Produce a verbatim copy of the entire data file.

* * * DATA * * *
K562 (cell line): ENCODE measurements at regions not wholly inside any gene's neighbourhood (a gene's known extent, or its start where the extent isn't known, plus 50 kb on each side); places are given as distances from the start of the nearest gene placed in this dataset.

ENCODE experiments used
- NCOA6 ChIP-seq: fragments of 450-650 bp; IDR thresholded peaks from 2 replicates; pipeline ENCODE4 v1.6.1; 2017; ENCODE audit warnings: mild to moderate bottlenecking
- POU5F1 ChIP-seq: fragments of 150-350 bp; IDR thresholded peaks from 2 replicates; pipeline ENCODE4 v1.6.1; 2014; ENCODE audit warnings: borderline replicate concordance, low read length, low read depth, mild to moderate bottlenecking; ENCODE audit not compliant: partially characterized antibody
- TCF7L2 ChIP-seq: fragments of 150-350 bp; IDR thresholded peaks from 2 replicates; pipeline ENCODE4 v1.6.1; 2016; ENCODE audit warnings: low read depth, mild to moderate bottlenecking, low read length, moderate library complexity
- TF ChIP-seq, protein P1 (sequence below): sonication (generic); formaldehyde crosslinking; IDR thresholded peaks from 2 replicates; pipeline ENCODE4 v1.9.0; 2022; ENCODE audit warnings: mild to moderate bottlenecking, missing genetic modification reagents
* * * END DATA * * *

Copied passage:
K562 (cell line): ENCODE measurements at regions not wholly inside any gene's neighbourhood (a gene's known extent, or its start where the extent isn't known, plus 50 kb on each side); places are given as distances from the start of the nearest gene placed in this dataset.

ENCODE experiments used
- NCOA6 ChIP-seq: fragments of 450-650 bp; IDR thresholded peaks from 2 replicates; pipeline ENCODE4 v1.6.1; 2017; ENCODE audit warnings: mild to moderate bottlenecking
- POU5F1 ChIP-seq: fragments of 150-350 bp; IDR thresholded peaks from 2 replicates; pipeline ENCODE4 v1.6.1; 2014; ENCODE audit warnings: borderline replicate concordance, low read length, low read depth, mild to moderate bottlenecking; ENCODE audit not compliant: partially characterized antibody
- TCF7L2 ChIP-seq: fragments of 150-350 bp; IDR thresholded peaks from 2 replicates; pipeline ENCODE4 v1.6.1; 2016; ENCODE audit warnings: low read depth, mild to moderate bottlenecking, low read length, moderate library complexity
- TF ChIP-seq, protein P1 (sequence below): sonication (generic); formaldehyde crosslinking; IDR thresholded peaks from 2 replicates; pipeline ENCODE4 v1.9.0; 2022; ENCODE audit warnings: mild to moderate bottlenecking, missing genetic modification reagents